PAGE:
Earthen mounds in the Glubczyce Forest (SW Poland) - are they prehistoric long-barrows? Geoarchaeology of the Silesian soil record and human-environment interplay in the Holocene

Krupski, Mateusz ✉; Mackiewicz, Maksym; Kabala, Cezary; Ehlert, Maciej; Cendrowska, Marzena

Angol nyelvű Szakcikk (Folyóiratcikk) Tudományos
Megjelent: PRAEHISTORISCHE ZEITSCHRIFT 0079-4848 1613-0804 96 (2) pp. 413-433 2021
  • Művészettörténeti Tudományos Bizottság: A
  • Régészeti Tudományos Bizottság: A
  • Ókortörténeti Tudományos Bizottság: A
  • SJR Scopus - Archeology (arts and humanities): Q2
  • Szociológia
  • Történettudomány és régészet
Two earthen mounds, trapezoid in shape, oriented along the W-E/NW-SE axis and located in prominent landscape positions, were recently discovered in the Glubczyce Forest in the loess area of the Glubczyce Plateau (SW Poland). Their resemblance to long-barrows of the Funnel Beaker culture, as yet unknown in this part of Silesia prompted low-invasive research, involving ALS data analysis, magnetic prospection and a study of soil properties. The objective was to determine if these are indeed anthropogenic structures and if so, how and when were they built. The results indicate: 1) a transformation from chernozemic (Phaeozem) to clay-illuvial soil (Luvisol/Retisol) in the Glubczyce Forest area. Similar processes were identified in neighbouring Central European loess regions and linked with prehistoric climate/vegetation changes (the spread of dense, beech-dominant forests). Human management of the landscape (involving sustained deforestation), enabled the patchy preservation of chernozemic soils until the present-day, 2) both mounds are anthropogenic features, built on a Phaeozem using chernozemic soil. Their construction occurred before the soil transformation, i.e. most likely in prehistory. The development of the Glubczyce Forest may have taken place during the Migration period - a time of settlement decline in Silesia, and 3) the Glubczyce Forest bears further traces of anthropogenic activity: ancient agriculture (field systems), funerary practices, forest management and WWII combat.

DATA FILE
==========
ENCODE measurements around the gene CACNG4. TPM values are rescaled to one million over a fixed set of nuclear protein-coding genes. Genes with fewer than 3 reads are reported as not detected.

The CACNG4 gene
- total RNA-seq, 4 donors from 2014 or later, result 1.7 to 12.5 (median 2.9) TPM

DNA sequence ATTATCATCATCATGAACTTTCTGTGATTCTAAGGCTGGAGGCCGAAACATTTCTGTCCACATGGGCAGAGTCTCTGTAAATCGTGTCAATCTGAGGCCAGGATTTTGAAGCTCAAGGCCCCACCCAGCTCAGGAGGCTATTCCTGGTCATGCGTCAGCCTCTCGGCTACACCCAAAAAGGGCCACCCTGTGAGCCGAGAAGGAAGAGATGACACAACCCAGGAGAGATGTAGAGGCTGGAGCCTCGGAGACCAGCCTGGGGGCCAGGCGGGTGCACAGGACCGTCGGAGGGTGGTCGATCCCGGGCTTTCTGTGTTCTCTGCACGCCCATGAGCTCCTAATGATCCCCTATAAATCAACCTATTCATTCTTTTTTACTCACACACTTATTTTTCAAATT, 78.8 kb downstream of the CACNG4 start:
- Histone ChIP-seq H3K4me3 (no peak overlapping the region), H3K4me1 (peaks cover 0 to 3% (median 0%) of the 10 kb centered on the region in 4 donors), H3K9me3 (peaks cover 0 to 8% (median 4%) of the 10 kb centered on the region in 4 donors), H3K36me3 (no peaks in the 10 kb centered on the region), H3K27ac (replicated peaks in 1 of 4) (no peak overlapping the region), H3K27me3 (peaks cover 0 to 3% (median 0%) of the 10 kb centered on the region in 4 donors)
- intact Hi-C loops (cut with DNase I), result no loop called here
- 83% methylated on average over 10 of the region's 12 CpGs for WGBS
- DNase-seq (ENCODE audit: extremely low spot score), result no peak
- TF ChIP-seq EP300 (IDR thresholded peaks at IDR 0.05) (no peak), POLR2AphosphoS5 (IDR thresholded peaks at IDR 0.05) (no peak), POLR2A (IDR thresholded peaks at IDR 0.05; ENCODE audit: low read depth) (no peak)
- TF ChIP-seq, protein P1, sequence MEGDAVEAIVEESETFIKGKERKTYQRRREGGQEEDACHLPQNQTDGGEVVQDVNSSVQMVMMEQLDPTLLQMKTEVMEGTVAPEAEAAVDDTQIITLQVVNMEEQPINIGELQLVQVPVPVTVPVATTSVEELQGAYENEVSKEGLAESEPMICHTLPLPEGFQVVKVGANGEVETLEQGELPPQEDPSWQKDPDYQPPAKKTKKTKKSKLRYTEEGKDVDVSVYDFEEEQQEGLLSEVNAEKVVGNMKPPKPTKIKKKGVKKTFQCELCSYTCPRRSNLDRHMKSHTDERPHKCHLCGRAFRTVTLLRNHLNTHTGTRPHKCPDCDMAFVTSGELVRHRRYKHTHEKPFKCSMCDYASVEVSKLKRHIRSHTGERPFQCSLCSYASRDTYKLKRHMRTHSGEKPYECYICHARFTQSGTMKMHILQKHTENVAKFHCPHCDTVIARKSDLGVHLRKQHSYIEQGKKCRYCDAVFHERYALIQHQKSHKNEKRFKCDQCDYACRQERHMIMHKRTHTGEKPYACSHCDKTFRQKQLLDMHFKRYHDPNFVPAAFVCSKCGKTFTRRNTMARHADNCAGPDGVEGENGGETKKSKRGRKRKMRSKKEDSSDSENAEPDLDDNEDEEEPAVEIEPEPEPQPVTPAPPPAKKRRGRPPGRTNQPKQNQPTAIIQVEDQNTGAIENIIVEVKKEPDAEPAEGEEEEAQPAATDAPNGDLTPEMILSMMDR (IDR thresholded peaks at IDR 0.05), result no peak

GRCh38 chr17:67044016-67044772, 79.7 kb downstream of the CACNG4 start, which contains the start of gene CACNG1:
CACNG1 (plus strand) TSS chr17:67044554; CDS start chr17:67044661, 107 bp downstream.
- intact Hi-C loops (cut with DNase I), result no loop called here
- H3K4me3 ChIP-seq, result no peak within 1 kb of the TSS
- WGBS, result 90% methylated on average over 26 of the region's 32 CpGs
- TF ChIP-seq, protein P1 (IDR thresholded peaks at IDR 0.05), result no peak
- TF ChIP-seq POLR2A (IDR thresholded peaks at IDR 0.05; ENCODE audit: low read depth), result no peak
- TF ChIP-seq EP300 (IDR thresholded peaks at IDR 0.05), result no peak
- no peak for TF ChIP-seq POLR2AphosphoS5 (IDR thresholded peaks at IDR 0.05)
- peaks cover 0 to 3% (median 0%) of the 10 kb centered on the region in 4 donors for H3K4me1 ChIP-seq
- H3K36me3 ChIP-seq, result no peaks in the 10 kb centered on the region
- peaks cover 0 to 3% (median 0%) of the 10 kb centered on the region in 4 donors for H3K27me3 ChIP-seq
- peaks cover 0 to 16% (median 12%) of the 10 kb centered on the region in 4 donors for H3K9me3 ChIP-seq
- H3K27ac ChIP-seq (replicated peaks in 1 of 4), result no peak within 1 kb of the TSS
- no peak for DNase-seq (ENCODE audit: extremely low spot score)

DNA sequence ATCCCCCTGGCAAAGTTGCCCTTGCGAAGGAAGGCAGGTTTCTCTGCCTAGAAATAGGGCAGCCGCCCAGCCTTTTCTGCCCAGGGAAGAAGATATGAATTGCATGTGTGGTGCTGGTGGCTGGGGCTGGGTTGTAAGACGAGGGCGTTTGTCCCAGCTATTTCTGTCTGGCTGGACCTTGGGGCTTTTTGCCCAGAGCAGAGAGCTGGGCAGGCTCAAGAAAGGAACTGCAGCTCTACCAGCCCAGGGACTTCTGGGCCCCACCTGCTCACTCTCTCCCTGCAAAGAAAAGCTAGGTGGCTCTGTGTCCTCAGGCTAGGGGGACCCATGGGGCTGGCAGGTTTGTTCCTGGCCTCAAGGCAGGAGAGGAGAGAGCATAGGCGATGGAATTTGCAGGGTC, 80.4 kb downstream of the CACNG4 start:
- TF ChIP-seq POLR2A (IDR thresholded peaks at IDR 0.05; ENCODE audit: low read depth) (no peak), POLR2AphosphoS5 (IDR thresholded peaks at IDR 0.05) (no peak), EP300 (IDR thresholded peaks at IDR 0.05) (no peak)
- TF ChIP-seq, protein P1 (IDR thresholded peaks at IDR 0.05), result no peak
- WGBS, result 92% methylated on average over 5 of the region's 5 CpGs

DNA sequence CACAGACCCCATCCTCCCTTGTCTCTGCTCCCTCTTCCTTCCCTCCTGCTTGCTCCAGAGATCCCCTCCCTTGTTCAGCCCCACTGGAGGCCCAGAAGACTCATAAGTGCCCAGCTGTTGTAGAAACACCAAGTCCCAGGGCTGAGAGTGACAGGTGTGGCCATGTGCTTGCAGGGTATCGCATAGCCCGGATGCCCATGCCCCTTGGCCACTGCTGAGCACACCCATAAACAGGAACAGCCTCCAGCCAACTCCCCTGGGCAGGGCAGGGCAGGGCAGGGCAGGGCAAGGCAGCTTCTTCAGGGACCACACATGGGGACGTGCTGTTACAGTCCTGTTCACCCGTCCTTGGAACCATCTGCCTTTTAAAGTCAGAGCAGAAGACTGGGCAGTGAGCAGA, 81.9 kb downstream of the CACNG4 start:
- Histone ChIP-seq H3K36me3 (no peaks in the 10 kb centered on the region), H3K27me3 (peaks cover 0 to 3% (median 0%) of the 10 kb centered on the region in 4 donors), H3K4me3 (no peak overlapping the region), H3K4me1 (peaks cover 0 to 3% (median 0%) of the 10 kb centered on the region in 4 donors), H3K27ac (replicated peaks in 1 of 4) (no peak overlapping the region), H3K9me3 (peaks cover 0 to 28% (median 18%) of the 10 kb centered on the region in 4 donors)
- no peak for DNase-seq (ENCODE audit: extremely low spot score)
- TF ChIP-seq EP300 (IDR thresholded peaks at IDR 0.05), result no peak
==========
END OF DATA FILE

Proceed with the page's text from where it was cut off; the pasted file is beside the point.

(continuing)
Hivatkozás stílusok: IEEEACMAPAChicagoHarvardCSLMásolásNyomtatás
2023-02-09 11:11